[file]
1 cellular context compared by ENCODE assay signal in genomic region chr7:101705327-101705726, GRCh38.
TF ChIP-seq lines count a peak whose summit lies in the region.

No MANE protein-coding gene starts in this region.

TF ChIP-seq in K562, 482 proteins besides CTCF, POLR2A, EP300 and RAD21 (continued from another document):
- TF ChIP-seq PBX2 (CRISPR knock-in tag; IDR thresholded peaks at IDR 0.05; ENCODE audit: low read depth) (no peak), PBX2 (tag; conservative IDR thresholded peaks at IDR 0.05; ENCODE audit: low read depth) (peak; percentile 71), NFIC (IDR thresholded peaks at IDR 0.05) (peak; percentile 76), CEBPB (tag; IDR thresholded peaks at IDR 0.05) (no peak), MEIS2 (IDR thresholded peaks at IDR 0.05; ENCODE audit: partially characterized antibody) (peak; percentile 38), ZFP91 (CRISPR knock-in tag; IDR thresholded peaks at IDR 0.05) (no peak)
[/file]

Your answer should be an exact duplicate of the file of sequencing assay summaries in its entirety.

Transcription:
1 cellular context compared by ENCODE assay signal in genomic region chr7:101705327-101705726, GRCh38.
TF ChIP-seq lines count a peak whose summit lies in the region.

No MANE protein-coding gene starts in this region.

TF ChIP-seq in K562, 482 proteins besides CTCF, POLR2A, EP300 and RAD21 (continued from another document):
- TF ChIP-seq PBX2 (CRISPR knock-in tag; IDR thresholded peaks at IDR 0.05; ENCODE audit: low read depth) (no peak), PBX2 (tag; conservative IDR thresholded peaks at IDR 0.05; ENCODE audit: low read depth) (peak; percentile 71), NFIC (IDR thresholded peaks at IDR 0.05) (peak; percentile 76), CEBPB (tag; IDR thresholded peaks at IDR 0.05) (no peak), MEIS2 (IDR thresholded peaks at IDR 0.05; ENCODE audit: partially characterized antibody) (peak; percentile 38), ZFP91 (CRISPR knock-in tag; IDR thresholded peaks at IDR 0.05) (no peak)